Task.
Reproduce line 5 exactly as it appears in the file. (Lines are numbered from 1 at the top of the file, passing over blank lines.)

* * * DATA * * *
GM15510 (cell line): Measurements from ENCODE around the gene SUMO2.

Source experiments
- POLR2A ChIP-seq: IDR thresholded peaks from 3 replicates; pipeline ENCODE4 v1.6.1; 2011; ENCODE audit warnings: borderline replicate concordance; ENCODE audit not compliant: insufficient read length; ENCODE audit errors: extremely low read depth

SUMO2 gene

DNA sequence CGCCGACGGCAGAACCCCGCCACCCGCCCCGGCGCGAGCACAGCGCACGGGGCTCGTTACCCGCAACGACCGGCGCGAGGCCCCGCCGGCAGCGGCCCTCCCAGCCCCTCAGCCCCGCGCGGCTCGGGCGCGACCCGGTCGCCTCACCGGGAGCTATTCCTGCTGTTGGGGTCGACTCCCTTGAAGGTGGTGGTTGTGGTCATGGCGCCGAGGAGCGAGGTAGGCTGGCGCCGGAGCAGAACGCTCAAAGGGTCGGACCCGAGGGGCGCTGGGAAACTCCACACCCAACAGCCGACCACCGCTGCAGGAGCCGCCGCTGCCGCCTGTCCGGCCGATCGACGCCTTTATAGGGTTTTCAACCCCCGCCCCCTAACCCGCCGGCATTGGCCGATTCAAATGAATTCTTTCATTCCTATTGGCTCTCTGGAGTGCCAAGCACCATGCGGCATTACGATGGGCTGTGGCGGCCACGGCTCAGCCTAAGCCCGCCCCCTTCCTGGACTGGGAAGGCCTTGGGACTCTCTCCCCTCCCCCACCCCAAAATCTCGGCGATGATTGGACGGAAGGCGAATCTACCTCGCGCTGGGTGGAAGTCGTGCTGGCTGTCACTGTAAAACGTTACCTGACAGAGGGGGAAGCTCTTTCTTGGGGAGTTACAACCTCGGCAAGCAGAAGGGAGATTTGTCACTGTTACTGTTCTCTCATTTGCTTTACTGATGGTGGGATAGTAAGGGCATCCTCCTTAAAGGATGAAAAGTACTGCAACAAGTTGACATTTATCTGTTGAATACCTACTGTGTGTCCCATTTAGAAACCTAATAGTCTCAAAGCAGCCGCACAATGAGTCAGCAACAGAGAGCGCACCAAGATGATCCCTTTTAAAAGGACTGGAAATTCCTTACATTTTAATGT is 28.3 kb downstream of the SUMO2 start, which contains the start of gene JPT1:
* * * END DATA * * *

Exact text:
DNA sequence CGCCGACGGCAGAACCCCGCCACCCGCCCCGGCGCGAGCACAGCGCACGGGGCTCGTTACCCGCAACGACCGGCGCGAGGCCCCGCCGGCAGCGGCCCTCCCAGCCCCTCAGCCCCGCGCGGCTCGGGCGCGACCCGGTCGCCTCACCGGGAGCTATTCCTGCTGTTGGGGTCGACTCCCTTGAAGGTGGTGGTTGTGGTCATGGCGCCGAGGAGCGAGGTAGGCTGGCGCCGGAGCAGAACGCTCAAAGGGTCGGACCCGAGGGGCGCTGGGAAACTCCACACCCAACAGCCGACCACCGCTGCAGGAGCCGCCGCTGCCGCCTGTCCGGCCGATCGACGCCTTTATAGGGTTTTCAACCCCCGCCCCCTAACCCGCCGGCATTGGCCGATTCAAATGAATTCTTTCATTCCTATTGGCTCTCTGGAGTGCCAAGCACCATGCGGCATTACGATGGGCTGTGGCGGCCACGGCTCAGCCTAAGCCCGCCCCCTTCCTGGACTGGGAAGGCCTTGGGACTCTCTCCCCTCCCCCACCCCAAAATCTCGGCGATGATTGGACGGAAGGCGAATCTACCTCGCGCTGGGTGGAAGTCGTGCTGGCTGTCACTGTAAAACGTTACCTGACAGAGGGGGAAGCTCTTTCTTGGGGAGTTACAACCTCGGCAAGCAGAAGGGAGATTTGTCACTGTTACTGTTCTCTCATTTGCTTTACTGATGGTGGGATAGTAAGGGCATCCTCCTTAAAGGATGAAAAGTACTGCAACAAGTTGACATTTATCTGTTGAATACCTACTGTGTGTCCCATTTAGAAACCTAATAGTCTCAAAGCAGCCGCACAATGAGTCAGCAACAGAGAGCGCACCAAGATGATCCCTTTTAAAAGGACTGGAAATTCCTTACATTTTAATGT is 28.3 kb downstream of the SUMO2 start, which contains the start of gene JPT1: